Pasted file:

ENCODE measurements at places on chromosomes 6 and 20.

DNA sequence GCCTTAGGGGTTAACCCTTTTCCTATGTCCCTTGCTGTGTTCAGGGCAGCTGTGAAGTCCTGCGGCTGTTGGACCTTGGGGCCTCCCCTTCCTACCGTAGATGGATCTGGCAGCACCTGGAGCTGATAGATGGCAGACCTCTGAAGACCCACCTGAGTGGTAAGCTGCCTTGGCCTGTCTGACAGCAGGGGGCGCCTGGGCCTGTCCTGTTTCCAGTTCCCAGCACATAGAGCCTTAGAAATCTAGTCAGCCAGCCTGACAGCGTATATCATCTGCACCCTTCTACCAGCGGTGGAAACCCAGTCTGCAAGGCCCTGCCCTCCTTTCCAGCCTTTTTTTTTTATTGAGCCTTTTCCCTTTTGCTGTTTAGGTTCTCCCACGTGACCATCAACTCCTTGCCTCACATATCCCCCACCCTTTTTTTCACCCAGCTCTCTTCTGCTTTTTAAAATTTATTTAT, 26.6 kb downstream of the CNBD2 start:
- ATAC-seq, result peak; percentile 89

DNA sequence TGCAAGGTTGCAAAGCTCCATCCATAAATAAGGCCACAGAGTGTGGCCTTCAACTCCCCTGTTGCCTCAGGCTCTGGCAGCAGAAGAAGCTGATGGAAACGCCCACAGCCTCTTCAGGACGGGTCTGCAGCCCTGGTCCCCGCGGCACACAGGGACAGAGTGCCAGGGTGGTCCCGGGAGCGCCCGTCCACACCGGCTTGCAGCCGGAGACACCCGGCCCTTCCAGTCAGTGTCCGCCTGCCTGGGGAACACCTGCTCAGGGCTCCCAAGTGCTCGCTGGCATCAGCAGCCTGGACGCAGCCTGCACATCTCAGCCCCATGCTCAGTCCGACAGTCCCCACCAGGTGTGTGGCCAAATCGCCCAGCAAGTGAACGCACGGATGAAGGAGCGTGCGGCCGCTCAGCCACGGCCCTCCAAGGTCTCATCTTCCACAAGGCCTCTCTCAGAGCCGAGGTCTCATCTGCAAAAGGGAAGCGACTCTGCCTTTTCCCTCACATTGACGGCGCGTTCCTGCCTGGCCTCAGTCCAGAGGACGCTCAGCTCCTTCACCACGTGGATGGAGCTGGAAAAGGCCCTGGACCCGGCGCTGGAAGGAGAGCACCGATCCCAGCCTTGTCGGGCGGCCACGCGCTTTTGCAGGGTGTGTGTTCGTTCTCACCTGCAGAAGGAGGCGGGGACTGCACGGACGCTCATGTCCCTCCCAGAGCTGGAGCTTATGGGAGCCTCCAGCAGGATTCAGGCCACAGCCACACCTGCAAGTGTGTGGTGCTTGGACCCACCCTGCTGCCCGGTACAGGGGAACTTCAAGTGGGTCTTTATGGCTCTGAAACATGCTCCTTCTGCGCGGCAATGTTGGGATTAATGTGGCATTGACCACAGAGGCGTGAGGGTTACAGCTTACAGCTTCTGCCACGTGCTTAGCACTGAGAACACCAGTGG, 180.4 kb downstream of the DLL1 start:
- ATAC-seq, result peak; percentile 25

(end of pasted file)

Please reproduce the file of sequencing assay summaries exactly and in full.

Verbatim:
ENCODE measurements at places on chromosomes 6 and 20.

DNA sequence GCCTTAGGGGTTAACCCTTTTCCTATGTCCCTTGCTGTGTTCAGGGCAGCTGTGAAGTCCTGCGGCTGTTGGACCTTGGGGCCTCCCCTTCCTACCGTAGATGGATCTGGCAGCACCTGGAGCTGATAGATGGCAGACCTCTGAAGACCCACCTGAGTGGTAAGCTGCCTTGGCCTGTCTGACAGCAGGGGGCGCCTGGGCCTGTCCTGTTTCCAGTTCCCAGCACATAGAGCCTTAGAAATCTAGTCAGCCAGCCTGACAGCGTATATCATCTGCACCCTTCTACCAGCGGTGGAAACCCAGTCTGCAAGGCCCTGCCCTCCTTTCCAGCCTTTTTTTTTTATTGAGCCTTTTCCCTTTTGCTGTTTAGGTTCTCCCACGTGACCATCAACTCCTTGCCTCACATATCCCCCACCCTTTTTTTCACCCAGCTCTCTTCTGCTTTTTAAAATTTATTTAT, 26.6 kb downstream of the CNBD2 start:
- ATAC-seq, result peak; percentile 89

DNA sequence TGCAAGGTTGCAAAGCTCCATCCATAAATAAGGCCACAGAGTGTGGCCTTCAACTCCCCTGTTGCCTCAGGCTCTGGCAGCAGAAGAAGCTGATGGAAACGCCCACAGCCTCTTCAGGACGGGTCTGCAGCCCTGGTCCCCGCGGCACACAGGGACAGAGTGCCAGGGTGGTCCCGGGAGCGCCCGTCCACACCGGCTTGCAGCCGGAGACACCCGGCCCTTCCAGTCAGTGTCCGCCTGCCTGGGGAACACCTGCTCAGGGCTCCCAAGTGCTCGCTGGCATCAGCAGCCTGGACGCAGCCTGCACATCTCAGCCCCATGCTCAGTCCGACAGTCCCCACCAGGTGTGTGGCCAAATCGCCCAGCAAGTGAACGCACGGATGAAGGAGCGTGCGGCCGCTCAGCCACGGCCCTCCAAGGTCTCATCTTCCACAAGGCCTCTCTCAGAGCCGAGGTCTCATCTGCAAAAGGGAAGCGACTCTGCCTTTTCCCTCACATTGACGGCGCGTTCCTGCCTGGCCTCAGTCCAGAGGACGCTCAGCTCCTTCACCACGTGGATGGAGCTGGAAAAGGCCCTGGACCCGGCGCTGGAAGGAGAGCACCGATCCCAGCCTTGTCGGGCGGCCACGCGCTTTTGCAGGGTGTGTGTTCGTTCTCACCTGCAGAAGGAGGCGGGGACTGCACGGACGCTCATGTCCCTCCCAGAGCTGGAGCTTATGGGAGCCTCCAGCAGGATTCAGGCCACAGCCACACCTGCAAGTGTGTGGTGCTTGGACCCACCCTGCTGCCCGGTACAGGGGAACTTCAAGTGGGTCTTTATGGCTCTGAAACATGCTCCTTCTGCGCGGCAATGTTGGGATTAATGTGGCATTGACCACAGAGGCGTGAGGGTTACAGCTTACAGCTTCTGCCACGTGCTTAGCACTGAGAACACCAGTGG, 180.4 kb downstream of the DLL1 start:
- ATAC-seq, result peak; percentile 25